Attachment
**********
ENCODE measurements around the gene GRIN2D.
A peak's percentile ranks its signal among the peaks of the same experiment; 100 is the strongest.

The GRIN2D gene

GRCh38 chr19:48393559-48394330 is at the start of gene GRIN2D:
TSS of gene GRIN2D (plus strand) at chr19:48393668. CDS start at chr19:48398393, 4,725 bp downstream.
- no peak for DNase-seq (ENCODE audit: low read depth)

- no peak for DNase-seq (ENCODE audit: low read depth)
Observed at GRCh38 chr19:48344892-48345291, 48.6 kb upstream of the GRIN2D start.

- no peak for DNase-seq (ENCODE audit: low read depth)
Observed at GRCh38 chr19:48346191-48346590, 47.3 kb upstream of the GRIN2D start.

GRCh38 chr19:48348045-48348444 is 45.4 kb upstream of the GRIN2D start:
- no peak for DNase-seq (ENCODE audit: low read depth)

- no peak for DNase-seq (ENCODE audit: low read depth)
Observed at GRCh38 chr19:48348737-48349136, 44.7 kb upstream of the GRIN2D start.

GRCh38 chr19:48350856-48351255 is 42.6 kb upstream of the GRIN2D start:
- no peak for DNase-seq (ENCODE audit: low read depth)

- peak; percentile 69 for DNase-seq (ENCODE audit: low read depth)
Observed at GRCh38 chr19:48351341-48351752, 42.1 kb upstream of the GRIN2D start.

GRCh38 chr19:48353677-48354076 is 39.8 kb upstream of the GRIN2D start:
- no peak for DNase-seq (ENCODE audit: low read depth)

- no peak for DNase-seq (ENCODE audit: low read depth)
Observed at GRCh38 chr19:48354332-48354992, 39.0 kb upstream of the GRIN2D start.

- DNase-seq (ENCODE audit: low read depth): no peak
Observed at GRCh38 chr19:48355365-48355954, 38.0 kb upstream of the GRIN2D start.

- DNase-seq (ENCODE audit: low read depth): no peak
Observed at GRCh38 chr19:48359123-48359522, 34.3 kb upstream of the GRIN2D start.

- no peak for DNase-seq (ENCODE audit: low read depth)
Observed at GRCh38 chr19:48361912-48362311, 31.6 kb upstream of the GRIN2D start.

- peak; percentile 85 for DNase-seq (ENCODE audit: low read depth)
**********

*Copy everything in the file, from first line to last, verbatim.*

ENCODE measurements around the gene GRIN2D.
A peak's percentile ranks its signal among the peaks of the same experiment; 100 is the strongest.

The GRIN2D gene

GRCh38 chr19:48393559-48394330 is at the start of gene GRIN2D:
TSS of gene GRIN2D (plus strand) at chr19:48393668. CDS start at chr19:48398393, 4,725 bp downstream.
- no peak for DNase-seq (ENCODE audit: low read depth)

- no peak for DNase-seq (ENCODE audit: low read depth)
Observed at GRCh38 chr19:48344892-48345291, 48.6 kb upstream of the GRIN2D start.

- no peak for DNase-seq (ENCODE audit: low read depth)
Observed at GRCh38 chr19:48346191-48346590, 47.3 kb upstream of the GRIN2D start.

GRCh38 chr19:48348045-48348444 is 45.4 kb upstream of the GRIN2D start:
- no peak for DNase-seq (ENCODE audit: low read depth)

- no peak for DNase-seq (ENCODE audit: low read depth)
Observed at GRCh38 chr19:48348737-48349136, 44.7 kb upstream of the GRIN2D start.

GRCh38 chr19:48350856-48351255 is 42.6 kb upstream of the GRIN2D start:
- no peak for DNase-seq (ENCODE audit: low read depth)

- peak; percentile 69 for DNase-seq (ENCODE audit: low read depth)
Observed at GRCh38 chr19:48351341-48351752, 42.1 kb upstream of the GRIN2D start.

GRCh38 chr19:48353677-48354076 is 39.8 kb upstream of the GRIN2D start:
- no peak for DNase-seq (ENCODE audit: low read depth)

- no peak for DNase-seq (ENCODE audit: low read depth)
Observed at GRCh38 chr19:48354332-48354992, 39.0 kb upstream of the GRIN2D start.

- DNase-seq (ENCODE audit: low read depth): no peak
Observed at GRCh38 chr19:48355365-48355954, 38.0 kb upstream of the GRIN2D start.

- DNase-seq (ENCODE audit: low read depth): no peak
Observed at GRCh38 chr19:48359123-48359522, 34.3 kb upstream of the GRIN2D start.

- no peak for DNase-seq (ENCODE audit: low read depth)
Observed at GRCh38 chr19:48361912-48362311, 31.6 kb upstream of the GRIN2D start.

- peak; percentile 85 for DNase-seq (ENCODE audit: low read depth)